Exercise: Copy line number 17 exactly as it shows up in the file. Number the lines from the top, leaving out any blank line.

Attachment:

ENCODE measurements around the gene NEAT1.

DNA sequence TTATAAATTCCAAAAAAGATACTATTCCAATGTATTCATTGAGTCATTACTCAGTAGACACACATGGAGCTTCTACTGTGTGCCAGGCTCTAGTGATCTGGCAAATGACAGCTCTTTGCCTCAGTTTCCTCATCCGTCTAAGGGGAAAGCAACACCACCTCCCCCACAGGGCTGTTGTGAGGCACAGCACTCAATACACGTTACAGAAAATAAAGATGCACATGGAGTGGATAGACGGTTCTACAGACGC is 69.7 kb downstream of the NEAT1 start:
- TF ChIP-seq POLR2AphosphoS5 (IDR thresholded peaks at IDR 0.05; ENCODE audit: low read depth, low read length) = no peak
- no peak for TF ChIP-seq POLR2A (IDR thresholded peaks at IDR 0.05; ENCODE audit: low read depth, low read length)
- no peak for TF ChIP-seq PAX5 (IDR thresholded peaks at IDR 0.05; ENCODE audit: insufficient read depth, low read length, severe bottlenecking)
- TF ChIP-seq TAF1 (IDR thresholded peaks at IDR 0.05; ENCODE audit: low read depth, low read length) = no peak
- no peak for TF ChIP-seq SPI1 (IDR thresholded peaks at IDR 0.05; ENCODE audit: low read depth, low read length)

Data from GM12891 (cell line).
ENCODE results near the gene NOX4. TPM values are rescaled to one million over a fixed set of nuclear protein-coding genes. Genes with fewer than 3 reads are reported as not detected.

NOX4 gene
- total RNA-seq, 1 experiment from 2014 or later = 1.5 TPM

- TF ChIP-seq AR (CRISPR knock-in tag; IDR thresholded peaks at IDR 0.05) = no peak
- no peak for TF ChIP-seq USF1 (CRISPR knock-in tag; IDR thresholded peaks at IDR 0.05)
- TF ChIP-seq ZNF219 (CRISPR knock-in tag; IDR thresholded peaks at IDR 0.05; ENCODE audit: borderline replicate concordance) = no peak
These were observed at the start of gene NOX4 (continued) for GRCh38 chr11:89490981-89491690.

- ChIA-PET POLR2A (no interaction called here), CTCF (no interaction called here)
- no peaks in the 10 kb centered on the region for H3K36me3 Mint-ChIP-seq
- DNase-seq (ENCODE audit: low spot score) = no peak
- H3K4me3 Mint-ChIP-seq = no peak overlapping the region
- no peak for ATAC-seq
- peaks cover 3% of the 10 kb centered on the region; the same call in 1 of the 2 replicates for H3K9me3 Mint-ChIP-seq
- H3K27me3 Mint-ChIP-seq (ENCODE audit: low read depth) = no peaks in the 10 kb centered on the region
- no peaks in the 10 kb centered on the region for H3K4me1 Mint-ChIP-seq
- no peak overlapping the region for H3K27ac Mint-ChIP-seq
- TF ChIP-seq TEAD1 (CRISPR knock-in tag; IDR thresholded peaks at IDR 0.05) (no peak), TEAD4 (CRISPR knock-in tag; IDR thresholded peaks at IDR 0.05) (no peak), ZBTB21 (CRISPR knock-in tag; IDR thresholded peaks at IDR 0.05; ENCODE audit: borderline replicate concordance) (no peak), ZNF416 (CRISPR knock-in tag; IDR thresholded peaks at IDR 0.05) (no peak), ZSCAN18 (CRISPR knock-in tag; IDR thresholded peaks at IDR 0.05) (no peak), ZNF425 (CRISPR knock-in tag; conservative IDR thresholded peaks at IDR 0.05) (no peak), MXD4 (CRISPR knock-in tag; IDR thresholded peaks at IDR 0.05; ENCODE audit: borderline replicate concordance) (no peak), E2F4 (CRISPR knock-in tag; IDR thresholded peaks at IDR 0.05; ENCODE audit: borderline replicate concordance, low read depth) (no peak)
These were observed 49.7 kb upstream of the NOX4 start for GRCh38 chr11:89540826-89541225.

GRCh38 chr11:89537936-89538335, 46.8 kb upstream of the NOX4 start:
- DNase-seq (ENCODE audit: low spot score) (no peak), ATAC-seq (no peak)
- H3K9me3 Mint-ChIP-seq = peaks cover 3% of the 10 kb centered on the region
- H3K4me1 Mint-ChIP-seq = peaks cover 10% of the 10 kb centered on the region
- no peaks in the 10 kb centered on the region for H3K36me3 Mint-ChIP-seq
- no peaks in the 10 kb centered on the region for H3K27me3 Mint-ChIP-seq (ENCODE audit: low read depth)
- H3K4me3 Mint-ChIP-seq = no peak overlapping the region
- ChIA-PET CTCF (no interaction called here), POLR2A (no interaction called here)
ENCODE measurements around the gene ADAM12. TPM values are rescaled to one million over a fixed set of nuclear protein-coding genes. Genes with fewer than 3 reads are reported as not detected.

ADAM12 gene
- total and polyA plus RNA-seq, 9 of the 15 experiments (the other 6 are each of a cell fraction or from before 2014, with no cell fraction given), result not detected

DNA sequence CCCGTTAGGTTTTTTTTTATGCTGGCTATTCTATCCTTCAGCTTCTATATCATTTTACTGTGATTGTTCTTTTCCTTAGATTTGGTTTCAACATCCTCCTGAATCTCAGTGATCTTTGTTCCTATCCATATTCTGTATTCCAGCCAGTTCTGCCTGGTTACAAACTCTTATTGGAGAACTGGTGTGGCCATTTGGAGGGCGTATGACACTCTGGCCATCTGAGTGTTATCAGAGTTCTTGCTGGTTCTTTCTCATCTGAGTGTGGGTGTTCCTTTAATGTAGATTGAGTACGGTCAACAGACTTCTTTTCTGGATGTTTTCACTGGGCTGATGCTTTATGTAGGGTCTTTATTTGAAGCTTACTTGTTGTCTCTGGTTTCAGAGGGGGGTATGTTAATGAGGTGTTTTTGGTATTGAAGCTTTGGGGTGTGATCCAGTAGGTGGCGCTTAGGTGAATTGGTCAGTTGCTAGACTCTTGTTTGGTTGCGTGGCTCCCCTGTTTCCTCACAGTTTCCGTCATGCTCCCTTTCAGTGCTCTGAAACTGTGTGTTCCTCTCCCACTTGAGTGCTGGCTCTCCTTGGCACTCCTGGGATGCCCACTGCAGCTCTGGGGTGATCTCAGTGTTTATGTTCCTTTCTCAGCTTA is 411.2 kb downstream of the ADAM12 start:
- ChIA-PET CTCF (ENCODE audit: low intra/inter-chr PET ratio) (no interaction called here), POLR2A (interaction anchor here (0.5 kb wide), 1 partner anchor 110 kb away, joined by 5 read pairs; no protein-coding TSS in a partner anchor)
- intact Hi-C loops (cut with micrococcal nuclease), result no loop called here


- no peaks in the 10 kb centered on the region for H3K36me3 Mint-ChIP-seq